Academy trust 'faces insolvency' unless DfE gives it more money

Brook Learning Trust in Kent expects that its reserves pool will be exhausted by September

Martin George

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An academy trust that runs three secondary schools has warned it will go insolvent after September 2018 unless it receives more government funding.

Brook Learning Trust, which is based in Kent, blames real-terms cuts in Department for Education grants, and a funding system that delays by a year extra funding to cover the costs of growing pupil numbers.

Its latest financial accounts for 2016-17 say: “The academy trust has been very concerned for some time about funding limitations and, despite having discussed it at length with the ESFA [Education and Skills Funding Agency] over some years, no resolution is in sight.

“So whilst these accounts have been prepared on a going concerns basis, the board of trustees is concerned that, unless 2018-19 funding is higher than expected, the trust may not have sufficient funds to continue to operate for that academic year.”

The trust’s independent auditor adds that this indicates “the existence of a material uncertainty that may cast significant doubt about the academy’s ability to continue as a going concern”.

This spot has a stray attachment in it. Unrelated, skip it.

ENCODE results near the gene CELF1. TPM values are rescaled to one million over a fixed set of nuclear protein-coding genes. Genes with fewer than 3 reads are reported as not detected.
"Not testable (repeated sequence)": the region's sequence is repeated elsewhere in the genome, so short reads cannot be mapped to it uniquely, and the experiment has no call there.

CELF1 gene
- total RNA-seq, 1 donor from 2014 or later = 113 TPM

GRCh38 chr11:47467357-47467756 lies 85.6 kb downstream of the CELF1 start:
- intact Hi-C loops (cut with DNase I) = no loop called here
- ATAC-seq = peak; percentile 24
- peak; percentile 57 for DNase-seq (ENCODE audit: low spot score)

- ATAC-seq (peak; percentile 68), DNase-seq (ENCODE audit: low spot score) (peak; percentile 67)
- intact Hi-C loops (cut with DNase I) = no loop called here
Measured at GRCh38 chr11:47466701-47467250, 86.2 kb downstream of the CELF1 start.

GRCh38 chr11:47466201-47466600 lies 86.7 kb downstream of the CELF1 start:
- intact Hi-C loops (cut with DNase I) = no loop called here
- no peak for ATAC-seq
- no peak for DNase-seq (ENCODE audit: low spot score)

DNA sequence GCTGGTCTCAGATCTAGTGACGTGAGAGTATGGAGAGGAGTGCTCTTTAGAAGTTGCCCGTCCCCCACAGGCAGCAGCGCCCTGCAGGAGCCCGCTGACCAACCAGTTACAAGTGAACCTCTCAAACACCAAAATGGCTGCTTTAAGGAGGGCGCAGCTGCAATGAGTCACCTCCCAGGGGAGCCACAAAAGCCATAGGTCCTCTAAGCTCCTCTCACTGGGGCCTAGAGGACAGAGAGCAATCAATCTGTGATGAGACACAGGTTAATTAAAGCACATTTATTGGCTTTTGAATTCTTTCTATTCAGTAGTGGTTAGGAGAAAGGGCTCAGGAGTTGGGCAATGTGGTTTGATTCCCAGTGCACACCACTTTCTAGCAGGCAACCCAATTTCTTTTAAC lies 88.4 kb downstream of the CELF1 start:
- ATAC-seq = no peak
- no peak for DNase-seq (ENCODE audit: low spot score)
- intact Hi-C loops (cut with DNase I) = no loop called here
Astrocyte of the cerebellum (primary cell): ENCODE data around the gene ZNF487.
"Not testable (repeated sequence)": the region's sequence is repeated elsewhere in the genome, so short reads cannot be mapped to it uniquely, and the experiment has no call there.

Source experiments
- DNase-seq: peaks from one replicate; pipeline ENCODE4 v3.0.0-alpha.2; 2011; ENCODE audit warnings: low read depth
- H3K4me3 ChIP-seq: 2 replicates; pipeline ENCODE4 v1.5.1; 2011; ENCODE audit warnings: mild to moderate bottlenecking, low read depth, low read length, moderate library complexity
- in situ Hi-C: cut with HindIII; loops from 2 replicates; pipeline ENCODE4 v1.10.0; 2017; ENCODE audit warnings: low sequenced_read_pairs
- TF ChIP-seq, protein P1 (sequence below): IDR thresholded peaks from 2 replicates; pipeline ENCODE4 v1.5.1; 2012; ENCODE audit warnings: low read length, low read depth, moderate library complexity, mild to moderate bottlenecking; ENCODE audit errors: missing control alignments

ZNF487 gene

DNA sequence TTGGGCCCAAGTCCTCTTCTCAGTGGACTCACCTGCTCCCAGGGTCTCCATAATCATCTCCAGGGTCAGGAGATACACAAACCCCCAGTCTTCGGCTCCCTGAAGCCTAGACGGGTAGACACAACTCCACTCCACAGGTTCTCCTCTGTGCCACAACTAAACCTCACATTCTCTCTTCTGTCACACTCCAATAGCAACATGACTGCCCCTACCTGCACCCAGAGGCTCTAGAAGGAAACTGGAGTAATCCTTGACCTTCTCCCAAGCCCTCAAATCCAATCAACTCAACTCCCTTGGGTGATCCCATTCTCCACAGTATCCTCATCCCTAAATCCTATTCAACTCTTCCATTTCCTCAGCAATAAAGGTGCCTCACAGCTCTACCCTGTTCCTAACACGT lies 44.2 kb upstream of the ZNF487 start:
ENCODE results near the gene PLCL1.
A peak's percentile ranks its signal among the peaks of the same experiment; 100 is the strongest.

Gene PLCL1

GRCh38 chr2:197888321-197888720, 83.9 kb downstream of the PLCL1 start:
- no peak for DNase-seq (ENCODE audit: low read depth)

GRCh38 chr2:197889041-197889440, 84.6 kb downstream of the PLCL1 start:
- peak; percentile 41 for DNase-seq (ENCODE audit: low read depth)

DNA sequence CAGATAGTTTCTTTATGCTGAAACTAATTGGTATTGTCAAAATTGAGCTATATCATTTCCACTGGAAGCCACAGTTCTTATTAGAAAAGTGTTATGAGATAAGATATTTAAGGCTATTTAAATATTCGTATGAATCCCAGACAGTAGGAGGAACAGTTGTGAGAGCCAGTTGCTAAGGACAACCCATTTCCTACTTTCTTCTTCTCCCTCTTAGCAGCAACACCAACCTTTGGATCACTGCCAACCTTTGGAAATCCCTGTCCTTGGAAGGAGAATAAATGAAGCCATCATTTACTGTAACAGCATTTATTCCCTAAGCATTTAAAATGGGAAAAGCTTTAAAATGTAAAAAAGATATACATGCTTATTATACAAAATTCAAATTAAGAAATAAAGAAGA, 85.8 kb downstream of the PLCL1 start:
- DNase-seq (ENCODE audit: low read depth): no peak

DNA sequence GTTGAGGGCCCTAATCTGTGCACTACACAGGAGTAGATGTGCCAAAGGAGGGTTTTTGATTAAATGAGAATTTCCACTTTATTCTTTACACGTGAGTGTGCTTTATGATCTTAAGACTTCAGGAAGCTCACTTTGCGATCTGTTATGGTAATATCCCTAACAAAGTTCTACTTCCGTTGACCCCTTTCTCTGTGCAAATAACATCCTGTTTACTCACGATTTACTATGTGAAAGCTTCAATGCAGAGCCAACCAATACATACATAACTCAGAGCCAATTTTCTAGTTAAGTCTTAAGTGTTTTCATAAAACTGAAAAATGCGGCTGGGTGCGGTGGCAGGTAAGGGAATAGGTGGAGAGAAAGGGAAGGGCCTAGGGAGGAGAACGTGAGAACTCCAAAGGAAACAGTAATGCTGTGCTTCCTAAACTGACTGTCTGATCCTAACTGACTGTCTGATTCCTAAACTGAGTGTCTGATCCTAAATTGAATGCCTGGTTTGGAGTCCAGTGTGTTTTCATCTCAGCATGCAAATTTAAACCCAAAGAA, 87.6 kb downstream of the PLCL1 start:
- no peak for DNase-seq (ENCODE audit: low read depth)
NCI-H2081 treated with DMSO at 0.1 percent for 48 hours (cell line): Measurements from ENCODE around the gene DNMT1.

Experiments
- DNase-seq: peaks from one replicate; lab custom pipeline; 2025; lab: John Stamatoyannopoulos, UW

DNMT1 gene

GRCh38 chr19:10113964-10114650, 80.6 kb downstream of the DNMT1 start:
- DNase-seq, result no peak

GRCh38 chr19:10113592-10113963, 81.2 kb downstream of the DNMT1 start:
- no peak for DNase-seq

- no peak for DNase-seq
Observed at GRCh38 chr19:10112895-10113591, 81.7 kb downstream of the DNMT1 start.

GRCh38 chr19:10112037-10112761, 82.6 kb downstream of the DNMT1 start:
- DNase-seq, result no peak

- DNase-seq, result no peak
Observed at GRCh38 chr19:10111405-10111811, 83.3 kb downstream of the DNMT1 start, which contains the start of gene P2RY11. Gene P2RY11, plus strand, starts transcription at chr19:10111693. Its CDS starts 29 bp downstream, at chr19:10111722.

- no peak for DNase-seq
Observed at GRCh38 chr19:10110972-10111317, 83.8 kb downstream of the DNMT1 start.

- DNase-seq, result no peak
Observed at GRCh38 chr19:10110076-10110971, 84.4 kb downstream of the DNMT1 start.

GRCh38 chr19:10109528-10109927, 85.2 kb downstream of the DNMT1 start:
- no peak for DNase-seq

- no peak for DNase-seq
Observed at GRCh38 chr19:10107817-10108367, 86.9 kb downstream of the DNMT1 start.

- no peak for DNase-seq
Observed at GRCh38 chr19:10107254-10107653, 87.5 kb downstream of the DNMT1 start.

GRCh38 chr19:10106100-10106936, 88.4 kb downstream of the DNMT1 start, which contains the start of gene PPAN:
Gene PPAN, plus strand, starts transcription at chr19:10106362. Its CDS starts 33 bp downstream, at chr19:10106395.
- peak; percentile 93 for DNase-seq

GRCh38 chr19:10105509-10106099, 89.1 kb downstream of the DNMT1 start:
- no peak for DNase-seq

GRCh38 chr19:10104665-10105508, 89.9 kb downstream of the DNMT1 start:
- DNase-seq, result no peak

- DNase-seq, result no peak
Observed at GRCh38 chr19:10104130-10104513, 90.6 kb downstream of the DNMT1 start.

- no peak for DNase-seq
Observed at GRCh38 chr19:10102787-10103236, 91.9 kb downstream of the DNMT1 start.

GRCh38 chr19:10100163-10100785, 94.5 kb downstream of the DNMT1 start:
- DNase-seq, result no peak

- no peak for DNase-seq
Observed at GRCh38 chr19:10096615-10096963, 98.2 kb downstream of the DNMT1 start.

The accounts say that the principal risk the trust faces is that “ongoing pressure on funding results in a risk that deficits may be experienced”, and that this is “becoming more acute as funding from the DfE continues to reduce in real terms”.

The accounts say that all three of its schools currently face funding problems because of a shortage of pupils, although all three are listed as currently having surpluses, as is the trust’s central service.

But the document adds that an expected increase in rolls in future years will leave it with a budget shortfall because each year’s funding is "lagged" – based on the previous year’s pupil numbers.

The trust says its academies can currently use money from its reserves to fund increasing rolls, but “it is expected that the reserves pool will be exhausted by September 2018, after which the trust will require additional funding from the ESFA in order to remain solvent”.

The academy trust said the DfE is aware of its "financial challenges" and said it had been pro-active in bringing the situation to their attention. A spokesperson added: "We continue to work closely and constructively with them in the best interests of pupils, parents and staff."

A DfE spokesperson said: “The Education and Skills Funding Agency monitors all academies’ financial positions. The Brook Learning Trust is taking action to balance budgets – we are working closely and constructively with it to ensure there is no disruption for pupils, parents and staff.”

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Martin George

Martin George

Martin George is a reporter at Tes

Find me on Twitter @geomr

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